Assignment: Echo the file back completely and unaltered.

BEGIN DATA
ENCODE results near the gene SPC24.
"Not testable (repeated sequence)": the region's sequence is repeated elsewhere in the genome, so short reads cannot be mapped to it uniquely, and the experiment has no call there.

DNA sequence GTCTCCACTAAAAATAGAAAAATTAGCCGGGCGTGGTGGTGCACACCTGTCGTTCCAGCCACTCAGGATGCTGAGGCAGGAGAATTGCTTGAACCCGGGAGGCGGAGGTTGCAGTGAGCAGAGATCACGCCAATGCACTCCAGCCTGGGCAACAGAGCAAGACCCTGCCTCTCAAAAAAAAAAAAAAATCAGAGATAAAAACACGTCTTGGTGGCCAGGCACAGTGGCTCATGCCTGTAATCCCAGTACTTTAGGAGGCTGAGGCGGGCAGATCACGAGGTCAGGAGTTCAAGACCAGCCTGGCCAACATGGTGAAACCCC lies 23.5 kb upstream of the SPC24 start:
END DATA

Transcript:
ENCODE results near the gene SPC24.
"Not testable (repeated sequence)": the region's sequence is repeated elsewhere in the genome, so short reads cannot be mapped to it uniquely, and the experiment has no call there.

DNA sequence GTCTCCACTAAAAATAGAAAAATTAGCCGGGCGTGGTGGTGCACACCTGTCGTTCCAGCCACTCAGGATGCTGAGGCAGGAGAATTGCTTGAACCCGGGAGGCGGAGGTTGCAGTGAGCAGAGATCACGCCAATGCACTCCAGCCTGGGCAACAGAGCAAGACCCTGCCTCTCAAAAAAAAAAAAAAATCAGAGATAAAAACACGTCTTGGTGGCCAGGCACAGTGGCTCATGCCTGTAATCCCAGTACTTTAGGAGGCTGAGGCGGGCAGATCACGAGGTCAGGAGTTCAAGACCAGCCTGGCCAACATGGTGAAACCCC lies 23.5 kb upstream of the SPC24 start: